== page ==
Authors of Children's Literature

Want to feel really old? Ask a kid about her favorite movie, TV show, or toy. Chances are, they're not the same ones you enjoyed as a kid. You'll probably get a quizzical look if you wax nostalgic about Captain Kangaroo, Speed Racer, or Rainbow Bright. If you're really out of the loop, you'll probably give one back as they describe Bratz Dolls, Hannah Montana, and Yu-Gi-Oh. Thankfully, you should have at least one thing in common: You probably have read some of the same books. I dare anyone to escape adolescence without reading The Chronicles of Narnia, The Giving Tree, or A Wrinkle in Time (or at least one of those three). Those looking to spark some literary interest can bring the young ones to Hamline University's children's literature series, which will feature a dozen authors reading from their most beloved works. Authors scheduled to read include Emily Jenkins, who reviews picture books for the New York Times Book Review when she's not writing them herself (how fun a job must that be?); Eleanora Tate, whose Just an Overnight Guest was adapted into a movie that aired on PBS; and Mary Casanova, whose novel for middle-schoolers, The Klipfish Code, tells the tale of a 12-year-old girl living in Norway under Nazi occupation. The event culminates in a reading at Sundin Hall by Lois Lowry, best known for her Anastasia and Sam Krupnik series, and whose Newbury Award-winning Number the Stars explores two girls lives in World War II-era Copenhagen. For a complete schedule of readings and locations visit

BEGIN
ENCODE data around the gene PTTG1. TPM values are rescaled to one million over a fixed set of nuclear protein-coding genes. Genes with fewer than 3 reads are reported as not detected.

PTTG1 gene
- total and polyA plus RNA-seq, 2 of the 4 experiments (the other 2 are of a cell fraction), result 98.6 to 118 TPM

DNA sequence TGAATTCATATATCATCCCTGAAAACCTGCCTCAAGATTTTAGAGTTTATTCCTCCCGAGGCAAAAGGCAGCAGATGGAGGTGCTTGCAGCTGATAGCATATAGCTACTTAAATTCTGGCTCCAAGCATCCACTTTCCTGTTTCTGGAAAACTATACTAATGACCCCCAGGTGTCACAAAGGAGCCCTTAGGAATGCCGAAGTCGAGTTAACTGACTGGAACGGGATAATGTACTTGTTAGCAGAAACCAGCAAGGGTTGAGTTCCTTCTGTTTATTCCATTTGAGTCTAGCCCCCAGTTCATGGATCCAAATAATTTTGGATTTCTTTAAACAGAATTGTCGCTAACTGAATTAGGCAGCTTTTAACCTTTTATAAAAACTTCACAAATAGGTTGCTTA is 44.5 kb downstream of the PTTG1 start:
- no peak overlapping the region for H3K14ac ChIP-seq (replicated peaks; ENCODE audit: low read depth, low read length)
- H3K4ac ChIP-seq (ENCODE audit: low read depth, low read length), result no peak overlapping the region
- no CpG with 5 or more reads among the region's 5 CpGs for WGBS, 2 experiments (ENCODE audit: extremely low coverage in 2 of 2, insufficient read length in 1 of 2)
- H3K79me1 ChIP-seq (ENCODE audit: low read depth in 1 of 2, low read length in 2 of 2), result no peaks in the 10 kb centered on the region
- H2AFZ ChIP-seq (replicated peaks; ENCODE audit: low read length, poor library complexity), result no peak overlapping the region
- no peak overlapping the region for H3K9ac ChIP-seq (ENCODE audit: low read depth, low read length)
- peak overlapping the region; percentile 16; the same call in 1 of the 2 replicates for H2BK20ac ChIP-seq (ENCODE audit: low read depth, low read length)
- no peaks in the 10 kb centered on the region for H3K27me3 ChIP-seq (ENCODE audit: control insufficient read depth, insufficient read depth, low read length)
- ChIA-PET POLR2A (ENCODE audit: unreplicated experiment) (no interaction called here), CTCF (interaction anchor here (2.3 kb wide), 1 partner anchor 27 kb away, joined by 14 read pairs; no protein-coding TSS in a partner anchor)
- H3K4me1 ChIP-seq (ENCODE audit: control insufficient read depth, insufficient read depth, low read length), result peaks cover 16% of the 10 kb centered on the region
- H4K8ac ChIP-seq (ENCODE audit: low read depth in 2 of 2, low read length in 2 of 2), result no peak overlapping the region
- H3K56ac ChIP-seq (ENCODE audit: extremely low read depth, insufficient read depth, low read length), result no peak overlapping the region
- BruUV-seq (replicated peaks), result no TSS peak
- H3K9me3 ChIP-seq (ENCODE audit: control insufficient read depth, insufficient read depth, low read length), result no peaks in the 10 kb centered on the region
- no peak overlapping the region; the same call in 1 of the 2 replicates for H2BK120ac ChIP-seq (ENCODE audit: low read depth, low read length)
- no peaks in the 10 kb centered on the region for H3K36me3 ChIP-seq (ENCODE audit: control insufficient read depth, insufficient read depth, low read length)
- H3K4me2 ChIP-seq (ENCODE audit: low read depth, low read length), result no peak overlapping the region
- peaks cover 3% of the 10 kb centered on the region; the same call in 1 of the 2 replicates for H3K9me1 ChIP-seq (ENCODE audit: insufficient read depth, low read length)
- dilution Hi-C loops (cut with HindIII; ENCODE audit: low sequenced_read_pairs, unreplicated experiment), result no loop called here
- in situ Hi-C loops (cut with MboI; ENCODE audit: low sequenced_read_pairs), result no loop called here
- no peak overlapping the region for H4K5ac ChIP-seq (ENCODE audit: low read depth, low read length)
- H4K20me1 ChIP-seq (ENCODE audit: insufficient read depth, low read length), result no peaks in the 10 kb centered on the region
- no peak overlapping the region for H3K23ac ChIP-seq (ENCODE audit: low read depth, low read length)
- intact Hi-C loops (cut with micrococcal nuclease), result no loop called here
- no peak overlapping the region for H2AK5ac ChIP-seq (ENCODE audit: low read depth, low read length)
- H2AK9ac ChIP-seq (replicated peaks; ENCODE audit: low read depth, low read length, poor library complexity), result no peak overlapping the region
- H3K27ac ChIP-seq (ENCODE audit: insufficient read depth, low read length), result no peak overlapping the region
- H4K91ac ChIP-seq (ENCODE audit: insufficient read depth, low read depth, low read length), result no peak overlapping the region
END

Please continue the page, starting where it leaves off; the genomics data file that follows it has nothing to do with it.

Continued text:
Sat., Jan. 19, 7 p.m., 2008

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